Shown together with the first one, and a big improvement. Here's where the series gets really interesting. Also the only one with any dialogue, at least that I can remember. Also the one with Dave Lombardo from Slayer on drums.

Cremaster 3 (R)
Matthew Barney, 2002
The longest and best of the series, this one is awesome. It's the one with the Chrysler Building and the Guggenheim Museum in it. The demolition derby in the lobby is one of the most audacious things I've ever seen filmed.

Micmacs à tire-larigot (Micmacs)
Jean-Pierre Jeunet, 2009; French
Overlooked this year, probably because it's not quite as substantive as Amelie or City, but I loved it. I wish I could think of a better word than whimsical, but for Jeunet's films I'm not sure there is one. A delight.

Please Give
Nicole Holofcener, 2010; English
Great performances, great script, a terrifically scathing indictment of white liberal guilt. I thoroughly enjoyed this one. I don't think I've ever seen Catherine Keener play a character this vulnerable. Nor Oliver Platt one this funny.

Cremaster 4 (R)
Matthew Barney, 1994
The one with the race cars. The whole enterprise starts getting a little old here, but still a lot of interesting imagery to keep one occupied.

Cremaster 5 (R)
Matthew Barney, 1997
I thought this one was pretty boring. But overall I'm glad I had a chance to see the whole series.

Breathless (R)
Jean-Luc Godard, 1960; French, English
I had never seen this one before. It's good, but I wasn't floored. I guess when soemthing's been so influential for so long it can't possibly seem so revolutionary anymore. I think my favourite moment was early on, when the main character suddenly break the fourth wall, saying something poetic and oh-so-French right to the camera before telling the audience, "You can go screw yourself."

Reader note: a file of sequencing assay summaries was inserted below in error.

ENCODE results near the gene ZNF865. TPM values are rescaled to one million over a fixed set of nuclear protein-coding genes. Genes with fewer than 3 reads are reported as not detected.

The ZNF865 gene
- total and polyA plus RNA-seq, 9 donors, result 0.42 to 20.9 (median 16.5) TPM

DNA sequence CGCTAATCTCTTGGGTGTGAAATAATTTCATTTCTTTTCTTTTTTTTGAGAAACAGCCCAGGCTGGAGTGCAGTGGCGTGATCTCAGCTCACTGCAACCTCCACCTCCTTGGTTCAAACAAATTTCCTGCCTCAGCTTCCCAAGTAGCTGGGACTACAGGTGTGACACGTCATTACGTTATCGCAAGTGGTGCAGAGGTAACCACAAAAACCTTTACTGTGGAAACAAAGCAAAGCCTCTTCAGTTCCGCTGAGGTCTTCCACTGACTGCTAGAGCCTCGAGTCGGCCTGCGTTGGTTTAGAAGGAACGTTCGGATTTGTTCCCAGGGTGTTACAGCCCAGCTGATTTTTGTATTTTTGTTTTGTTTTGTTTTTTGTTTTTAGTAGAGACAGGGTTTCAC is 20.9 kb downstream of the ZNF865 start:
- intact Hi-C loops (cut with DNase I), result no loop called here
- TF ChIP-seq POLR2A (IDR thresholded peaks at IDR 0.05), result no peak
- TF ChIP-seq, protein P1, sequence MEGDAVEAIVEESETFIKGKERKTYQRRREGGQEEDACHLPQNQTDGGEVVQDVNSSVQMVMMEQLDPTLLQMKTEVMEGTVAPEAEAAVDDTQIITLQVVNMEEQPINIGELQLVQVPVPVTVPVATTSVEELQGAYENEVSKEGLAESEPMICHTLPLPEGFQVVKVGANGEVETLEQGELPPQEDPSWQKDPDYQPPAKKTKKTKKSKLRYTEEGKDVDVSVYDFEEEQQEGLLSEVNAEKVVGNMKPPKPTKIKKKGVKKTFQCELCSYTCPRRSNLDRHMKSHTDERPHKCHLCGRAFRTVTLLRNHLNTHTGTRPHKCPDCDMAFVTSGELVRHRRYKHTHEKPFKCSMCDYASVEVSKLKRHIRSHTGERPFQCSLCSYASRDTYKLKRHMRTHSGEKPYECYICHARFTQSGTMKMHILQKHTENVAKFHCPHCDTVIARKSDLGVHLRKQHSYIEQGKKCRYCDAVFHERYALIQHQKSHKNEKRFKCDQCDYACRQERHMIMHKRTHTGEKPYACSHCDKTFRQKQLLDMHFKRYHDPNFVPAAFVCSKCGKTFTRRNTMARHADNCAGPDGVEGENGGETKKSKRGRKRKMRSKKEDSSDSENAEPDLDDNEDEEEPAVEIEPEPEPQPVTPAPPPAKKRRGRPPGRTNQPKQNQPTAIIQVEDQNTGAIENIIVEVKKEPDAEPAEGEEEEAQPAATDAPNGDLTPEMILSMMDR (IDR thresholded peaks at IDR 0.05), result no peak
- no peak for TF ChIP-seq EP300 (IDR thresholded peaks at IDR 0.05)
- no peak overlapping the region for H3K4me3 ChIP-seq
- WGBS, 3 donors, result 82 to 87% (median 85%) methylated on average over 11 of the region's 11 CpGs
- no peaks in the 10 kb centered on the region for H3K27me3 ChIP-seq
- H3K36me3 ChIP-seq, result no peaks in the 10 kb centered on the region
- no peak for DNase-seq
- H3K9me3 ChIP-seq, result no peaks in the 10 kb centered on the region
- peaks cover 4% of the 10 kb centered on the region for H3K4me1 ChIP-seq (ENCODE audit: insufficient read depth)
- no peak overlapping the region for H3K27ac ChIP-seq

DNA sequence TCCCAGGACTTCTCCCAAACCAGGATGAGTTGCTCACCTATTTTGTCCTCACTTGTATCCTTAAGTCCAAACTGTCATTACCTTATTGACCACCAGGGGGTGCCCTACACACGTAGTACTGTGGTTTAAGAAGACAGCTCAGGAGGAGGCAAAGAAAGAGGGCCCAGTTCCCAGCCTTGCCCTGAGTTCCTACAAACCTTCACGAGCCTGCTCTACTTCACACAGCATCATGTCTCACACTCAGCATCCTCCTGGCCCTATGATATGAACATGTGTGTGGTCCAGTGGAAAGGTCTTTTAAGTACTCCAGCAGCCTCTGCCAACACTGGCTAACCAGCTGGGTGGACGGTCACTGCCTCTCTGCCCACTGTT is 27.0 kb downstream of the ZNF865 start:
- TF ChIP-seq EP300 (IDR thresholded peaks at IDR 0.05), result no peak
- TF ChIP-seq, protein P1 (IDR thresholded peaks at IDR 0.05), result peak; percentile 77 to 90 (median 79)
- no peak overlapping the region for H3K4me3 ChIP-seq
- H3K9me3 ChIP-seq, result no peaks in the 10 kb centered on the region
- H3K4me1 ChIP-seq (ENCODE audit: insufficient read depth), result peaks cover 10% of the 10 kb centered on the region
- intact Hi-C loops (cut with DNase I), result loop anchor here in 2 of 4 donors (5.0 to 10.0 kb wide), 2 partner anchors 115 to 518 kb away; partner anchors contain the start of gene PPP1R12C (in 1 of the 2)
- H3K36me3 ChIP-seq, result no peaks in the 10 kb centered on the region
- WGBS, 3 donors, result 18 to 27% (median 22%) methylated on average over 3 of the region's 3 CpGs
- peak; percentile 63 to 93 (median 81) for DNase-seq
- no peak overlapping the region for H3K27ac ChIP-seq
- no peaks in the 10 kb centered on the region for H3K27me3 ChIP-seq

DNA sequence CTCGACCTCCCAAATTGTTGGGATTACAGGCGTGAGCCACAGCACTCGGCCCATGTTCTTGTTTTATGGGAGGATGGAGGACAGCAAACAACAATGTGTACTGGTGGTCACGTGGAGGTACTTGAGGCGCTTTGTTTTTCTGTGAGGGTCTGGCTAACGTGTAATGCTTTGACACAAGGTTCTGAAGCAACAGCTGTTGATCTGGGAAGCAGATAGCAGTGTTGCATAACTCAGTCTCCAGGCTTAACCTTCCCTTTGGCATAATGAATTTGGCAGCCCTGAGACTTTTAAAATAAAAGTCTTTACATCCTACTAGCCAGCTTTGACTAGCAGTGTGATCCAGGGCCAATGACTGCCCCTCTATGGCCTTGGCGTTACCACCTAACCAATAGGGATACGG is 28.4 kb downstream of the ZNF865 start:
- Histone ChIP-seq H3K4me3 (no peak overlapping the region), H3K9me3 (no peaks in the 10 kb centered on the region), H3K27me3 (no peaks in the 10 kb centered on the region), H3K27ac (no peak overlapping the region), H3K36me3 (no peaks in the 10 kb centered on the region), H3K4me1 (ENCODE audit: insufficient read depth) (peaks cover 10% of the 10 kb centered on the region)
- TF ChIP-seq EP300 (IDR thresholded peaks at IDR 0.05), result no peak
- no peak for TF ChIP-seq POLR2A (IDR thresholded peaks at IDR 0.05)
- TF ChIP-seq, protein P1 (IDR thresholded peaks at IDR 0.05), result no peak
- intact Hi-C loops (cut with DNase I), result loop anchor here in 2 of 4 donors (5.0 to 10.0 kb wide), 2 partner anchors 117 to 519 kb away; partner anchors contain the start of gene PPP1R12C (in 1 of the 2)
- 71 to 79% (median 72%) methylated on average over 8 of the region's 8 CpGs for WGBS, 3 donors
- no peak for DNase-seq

Winter's Bone
Debra Granik, 2010; English
Again, good but not great. This is being hailed by many critics as the best film of the year. Maybe it is. I mean, it didn't blow me away, but I'm hard pressed to find any flaws with it. And the lead actress's performance really is as good as everyone's saying it is. Plus, hey, Laura Palmer.

Underground (R)
Emile de Antonio, Haskell Wexler, Mary Lampson, 1974; English
An obscure documentary about the Weather Underground, who were all fugitives being sought by the FBI when interviewed for the film. A bit meandering, but an important time capsule. It's hard to imagine this sort of extreme political activism happening today, schizophrenics in Arizona notwithstanding.

Jay and Mark Duplass, 2010; English
Hilarious. Jonah Hill's performance is staggeringly weird; I really hope he gets a Best Supporting nomination. A positive indicator of the possibilities when the mumblecore generation get real budgets and actors.